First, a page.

New long-season wheat variety released

New long-season wheat variety released


Agribusiness
Seednet WA regional manager David Clegg shows off new long season variety wheat DS Pascal at the 2017 Southern Dirt Techspo. The new variety has recently received APW classification in WA.

Seednet WA regional manager David Clegg shows off new long season variety wheat DS Pascal at the 2017 Southern Dirt Techspo. The new variety has recently received APW classification in WA.

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PROMISING trial results of a new long-season variety wheat could see DS Pascal become a regular feature in cropping programs across the WA grainbelt.

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PROMISING trial results of a new long-season variety wheat could see DS Pascal become a regular feature in cropping programs across the WA grainbelt.

Produced by Dow Seeds, DS Pascal is a spring wheat ideal for early sowing in medium to high rainfall areas.

The variety has just received APW classification in WA and was on show at the 2017 Southern Dirt Techspo in Katanning last week.

Seednet WA regional manager David Clegg said DS Pascal gave growers the option to sow wheat in April and early May to achieve greater yields.

“The scenario often is that farmers finish sowing canola and they’re ready to sow some cereals but the varieties that they’re growing aren’t necessarily suited to an early sowing and that’s generally because of frost,” Mr Clegg said.

“This is where a new variety of ours called DS Pascal comes in, its flowering time is about 10 days longer than Trojan which is probably the longest maturing variety that growers are growing at the moment and that probably then translates to about 20 days longer than Mace.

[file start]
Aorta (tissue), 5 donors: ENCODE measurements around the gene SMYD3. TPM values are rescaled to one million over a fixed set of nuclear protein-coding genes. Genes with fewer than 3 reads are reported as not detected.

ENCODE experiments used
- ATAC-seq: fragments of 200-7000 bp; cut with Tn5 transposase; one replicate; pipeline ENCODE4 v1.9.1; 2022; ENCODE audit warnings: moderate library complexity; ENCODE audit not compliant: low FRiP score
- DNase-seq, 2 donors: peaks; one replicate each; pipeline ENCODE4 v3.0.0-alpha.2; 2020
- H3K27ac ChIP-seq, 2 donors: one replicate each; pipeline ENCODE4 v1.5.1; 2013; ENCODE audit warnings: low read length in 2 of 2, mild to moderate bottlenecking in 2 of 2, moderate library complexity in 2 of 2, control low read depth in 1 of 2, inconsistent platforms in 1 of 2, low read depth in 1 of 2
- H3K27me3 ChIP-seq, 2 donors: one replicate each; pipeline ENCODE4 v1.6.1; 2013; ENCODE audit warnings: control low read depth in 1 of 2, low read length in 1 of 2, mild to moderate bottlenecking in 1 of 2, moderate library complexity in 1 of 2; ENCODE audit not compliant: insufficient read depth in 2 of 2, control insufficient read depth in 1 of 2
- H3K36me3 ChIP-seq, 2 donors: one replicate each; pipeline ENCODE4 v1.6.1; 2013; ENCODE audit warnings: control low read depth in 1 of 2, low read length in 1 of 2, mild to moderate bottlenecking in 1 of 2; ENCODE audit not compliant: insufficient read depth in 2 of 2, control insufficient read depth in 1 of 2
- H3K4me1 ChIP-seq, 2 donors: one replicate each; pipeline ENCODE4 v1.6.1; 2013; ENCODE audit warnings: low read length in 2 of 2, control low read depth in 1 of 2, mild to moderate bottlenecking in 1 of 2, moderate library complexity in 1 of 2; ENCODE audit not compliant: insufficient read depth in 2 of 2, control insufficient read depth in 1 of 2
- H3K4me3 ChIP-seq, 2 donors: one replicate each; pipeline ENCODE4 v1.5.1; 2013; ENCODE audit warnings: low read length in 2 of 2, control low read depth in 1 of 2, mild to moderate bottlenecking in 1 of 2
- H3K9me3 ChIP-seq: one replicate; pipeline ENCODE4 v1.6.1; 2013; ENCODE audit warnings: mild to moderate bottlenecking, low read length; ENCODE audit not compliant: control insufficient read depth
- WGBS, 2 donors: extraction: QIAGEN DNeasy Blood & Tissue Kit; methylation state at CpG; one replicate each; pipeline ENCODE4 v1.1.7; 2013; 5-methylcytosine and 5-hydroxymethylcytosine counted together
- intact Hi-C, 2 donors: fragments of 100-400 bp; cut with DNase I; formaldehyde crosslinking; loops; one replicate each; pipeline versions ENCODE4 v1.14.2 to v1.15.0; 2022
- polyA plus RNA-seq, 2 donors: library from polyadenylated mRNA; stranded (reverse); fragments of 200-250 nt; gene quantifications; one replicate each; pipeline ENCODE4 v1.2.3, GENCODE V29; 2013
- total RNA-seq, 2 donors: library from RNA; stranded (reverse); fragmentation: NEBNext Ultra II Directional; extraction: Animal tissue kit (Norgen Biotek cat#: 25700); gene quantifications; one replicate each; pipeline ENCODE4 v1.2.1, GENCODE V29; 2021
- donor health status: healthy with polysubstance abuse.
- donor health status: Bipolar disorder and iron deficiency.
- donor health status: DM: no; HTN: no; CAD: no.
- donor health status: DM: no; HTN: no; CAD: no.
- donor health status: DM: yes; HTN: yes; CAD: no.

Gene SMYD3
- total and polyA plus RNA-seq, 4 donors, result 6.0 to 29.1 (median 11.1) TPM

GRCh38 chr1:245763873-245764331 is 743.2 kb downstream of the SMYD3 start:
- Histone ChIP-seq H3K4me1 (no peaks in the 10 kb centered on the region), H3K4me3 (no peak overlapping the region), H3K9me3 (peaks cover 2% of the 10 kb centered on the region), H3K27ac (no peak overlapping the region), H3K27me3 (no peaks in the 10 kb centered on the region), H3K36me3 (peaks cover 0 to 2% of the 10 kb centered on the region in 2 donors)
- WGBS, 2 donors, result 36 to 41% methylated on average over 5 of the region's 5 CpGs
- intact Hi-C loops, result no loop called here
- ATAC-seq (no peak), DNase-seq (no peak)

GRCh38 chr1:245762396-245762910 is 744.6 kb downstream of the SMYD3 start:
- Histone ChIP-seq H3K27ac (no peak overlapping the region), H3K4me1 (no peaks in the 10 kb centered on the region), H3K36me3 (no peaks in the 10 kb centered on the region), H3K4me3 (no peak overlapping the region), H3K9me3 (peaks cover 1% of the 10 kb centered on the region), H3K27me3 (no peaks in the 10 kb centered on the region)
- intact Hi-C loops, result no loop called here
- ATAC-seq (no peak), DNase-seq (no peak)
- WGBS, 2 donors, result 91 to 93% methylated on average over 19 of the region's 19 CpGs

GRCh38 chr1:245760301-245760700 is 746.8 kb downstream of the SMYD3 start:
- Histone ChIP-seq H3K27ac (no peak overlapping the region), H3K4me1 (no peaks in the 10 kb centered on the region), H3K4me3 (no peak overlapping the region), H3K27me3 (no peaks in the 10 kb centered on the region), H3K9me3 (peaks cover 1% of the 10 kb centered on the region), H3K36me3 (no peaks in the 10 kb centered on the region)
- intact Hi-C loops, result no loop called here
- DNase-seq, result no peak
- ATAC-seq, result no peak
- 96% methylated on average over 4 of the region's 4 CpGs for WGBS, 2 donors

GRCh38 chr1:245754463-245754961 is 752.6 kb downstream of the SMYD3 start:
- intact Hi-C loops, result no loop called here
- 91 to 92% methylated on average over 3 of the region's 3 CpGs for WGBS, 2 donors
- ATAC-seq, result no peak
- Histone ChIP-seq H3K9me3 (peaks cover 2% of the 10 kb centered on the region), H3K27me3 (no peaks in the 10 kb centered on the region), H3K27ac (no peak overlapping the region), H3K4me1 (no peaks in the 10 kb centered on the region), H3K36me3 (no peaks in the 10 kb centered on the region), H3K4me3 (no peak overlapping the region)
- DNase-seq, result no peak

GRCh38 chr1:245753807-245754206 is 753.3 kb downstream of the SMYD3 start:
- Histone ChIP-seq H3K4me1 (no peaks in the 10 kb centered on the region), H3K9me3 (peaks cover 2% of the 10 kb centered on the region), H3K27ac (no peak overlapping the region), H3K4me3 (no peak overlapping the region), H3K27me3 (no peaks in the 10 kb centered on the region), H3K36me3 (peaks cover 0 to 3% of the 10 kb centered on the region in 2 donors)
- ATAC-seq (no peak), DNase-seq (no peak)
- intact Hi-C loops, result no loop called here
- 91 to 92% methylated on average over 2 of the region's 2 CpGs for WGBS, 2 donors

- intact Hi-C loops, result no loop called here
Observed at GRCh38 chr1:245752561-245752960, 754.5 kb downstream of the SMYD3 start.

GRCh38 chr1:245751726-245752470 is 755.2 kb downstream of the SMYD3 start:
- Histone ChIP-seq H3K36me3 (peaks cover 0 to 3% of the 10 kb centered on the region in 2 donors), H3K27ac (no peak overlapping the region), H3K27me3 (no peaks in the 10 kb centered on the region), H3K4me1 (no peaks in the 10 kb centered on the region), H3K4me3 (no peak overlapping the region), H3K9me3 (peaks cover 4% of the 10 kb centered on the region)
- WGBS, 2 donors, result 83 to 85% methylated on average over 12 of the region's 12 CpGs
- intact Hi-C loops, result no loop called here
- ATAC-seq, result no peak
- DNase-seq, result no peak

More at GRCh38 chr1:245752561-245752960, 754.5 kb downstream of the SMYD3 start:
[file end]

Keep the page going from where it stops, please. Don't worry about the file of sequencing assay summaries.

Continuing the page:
“With a variety such as Pascal it really shows that by sowing it early you’re going to increase your yield potential to get the best result.

“It will allow growers to sow into early moisture once they’ve completed canola sowing programs and it’s something that you’ll be able to sow deeper than canola.”

DS Pascal is rated as resistant to powdery mildew and performed well when affected by sprouted grain.

With a high falling number rating, Mr Clegg said DS Pascal was particularly well-suited to parts of the South Coast where rain during harvest was a common occurrence.

He said interest in the new long-season variety wheat was building following positive trial results conducted by the South East Premium Wheat Growers Association (SEPWA) last year.

“A site at Hopetoun sown on April 26 was the highest yielding variety compared to Revenue wheat, and at Neridup when sown on April 5 it was again the highest yielding wheat available,” Mr Clegg said.

“I think where people have been looking for season varieties they’ve often been sowing them in that normal mid-May sowing window?

“With a variety such as Pascal it shows that by sowing it early you’re going to increase your yield potential to get the best results.”

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